To be an artist is to know failure. We know it intimately, in our smudges and our typos. We fear it, anxiously hesitating before we draw the second eye, afraid that we cannot replicate the perfection of the first. Failed It! by Erik Kessels challenges these feelings, arguing for the beauty of our mistakes. It’s part photobook, showcasing many beautiful and hilarious examples of imperfection across different creative mediums. But it’s also part guidebook, seeking to dispel our fear of mistakes and, in doing so, remove an obstacle to reaching our full potential as artists.
While some of the photographs in Failed It! may only give you pause to chuckle, many others show precisely why we shouldn’t be afraid of mistakes in our work. It is often the unintended strokes that make things interesting after all. In the words of the immortal Bob Ross: “There are no mistakes, only happy accidents.” To Kessels, a thumb obscuring the lens doesn’t ruin the photograph—it just makes the photograph about something else. Failures become transformative.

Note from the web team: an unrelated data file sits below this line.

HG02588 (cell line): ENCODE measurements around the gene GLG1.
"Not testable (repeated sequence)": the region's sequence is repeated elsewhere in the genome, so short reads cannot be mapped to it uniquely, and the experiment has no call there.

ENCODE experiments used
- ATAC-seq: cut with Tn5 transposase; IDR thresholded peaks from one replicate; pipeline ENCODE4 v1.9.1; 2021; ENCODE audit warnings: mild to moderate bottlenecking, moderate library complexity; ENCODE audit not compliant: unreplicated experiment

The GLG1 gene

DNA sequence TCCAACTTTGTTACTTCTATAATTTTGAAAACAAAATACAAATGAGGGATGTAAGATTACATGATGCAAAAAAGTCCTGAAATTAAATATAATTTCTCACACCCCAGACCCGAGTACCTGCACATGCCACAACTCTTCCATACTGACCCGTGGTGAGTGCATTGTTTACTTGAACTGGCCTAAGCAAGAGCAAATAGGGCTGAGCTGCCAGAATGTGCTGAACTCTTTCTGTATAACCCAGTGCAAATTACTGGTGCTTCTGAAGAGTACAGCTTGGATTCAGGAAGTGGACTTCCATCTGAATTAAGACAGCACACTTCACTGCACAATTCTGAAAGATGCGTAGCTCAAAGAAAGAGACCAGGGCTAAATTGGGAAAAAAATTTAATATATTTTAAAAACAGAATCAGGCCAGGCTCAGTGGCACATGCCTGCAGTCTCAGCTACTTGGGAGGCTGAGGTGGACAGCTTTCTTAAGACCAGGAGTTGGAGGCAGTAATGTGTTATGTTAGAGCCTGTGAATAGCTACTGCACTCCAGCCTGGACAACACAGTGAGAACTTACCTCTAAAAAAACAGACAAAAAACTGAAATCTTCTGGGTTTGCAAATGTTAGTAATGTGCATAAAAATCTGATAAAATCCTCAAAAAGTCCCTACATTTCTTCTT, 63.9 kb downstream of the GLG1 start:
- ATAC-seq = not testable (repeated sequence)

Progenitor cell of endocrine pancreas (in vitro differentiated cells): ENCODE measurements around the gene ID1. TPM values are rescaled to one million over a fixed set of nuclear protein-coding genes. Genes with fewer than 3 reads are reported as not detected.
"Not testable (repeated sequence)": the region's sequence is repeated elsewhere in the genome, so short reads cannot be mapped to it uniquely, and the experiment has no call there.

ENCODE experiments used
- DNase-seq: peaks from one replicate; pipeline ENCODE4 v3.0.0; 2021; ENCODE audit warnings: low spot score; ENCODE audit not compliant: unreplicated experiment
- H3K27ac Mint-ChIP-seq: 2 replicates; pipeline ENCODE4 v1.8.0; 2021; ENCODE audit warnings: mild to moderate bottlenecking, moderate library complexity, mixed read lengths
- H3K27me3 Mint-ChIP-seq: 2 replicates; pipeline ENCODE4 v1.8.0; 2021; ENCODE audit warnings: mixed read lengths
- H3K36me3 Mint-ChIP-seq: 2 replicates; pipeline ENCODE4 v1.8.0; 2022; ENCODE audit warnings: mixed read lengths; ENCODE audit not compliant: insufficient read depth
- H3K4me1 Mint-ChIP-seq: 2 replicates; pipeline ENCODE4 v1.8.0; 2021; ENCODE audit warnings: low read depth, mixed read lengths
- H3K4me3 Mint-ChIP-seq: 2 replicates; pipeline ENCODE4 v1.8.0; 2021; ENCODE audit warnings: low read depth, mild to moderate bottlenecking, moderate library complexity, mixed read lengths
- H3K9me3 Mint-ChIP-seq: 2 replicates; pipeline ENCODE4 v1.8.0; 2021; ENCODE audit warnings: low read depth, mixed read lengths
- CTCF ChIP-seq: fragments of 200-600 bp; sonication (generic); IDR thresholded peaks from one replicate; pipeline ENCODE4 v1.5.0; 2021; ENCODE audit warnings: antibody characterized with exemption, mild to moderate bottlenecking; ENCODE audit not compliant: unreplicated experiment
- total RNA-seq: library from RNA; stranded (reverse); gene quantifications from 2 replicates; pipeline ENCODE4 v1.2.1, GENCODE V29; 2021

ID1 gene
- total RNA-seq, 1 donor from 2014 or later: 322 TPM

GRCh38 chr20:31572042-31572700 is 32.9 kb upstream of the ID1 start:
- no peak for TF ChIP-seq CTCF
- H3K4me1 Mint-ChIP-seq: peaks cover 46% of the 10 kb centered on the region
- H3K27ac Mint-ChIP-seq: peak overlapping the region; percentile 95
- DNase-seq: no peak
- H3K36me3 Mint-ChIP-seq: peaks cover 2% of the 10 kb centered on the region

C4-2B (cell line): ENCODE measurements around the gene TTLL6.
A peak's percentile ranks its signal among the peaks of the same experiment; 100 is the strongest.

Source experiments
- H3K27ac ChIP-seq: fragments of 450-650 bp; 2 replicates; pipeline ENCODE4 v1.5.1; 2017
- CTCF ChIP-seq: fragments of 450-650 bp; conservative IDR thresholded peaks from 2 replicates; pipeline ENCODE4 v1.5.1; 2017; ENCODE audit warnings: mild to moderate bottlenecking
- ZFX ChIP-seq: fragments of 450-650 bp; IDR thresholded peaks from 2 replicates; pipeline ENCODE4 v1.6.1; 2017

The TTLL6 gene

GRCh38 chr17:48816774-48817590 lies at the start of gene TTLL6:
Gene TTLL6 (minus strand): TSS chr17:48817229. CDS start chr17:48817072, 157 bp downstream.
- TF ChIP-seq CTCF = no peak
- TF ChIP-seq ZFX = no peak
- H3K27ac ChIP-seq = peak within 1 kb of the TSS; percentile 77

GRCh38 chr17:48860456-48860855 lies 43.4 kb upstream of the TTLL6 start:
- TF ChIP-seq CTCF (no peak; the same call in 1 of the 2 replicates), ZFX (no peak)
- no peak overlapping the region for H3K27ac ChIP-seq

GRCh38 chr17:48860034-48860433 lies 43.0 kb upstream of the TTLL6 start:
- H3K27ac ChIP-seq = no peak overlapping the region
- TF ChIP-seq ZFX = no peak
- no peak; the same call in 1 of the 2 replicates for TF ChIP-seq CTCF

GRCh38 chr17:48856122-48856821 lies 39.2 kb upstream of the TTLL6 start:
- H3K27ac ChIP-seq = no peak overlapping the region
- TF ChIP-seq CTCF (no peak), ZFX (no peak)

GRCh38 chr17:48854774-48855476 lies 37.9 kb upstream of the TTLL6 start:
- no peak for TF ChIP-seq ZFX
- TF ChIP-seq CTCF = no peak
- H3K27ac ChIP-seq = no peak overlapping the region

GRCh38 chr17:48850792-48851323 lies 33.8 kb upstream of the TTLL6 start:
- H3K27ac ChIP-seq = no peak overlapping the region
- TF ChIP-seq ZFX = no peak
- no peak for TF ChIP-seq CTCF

In a world where we have the ability to perfect everything, there is something precious in the imperfect. When we can Ctrl+Z away a slip of the hand on our computers, there’s something daring about pencils and nibs and brushes. Kessels asks us not only to be unafraid of failure but to view it as an element of what makes our art worth caring about at all. If art imitates life, perhaps it should be imperfect, just like the humans who make it.
Failed It! is out now and can be purchased here.
Header Image: Mistake by Bradley Higginson